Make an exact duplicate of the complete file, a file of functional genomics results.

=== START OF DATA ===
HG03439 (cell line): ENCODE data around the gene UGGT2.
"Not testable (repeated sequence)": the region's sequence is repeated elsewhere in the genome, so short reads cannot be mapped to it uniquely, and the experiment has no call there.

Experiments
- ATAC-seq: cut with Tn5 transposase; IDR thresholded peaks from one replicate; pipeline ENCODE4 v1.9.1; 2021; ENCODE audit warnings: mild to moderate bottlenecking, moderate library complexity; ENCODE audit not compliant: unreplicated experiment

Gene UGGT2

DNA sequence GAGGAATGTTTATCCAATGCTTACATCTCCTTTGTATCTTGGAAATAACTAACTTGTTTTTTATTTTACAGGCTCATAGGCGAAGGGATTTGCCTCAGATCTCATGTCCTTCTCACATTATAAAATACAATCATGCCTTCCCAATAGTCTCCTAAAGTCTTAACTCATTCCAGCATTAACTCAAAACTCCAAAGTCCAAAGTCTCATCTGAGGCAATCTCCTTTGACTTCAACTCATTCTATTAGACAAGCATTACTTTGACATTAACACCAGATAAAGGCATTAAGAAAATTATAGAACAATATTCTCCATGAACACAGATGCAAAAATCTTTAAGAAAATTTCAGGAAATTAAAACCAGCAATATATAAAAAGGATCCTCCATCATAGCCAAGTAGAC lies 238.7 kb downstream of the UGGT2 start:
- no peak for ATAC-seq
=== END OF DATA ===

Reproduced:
HG03439 (cell line): ENCODE data around the gene UGGT2.
"Not testable (repeated sequence)": the region's sequence is repeated elsewhere in the genome, so short reads cannot be mapped to it uniquely, and the experiment has no call there.

Experiments
- ATAC-seq: cut with Tn5 transposase; IDR thresholded peaks from one replicate; pipeline ENCODE4 v1.9.1; 2021; ENCODE audit warnings: mild to moderate bottlenecking, moderate library complexity; ENCODE audit not compliant: unreplicated experiment

Gene UGGT2

DNA sequence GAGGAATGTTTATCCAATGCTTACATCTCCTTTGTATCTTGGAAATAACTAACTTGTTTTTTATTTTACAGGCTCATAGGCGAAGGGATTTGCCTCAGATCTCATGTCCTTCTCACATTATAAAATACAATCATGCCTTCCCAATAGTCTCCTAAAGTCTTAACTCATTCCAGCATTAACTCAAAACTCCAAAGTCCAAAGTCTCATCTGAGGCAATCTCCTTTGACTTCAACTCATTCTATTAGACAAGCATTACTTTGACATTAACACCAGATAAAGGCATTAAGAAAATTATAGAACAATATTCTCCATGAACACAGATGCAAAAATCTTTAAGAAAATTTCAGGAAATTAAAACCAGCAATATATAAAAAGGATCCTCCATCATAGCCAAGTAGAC lies 238.7 kb downstream of the UGGT2 start:
- no peak for ATAC-seq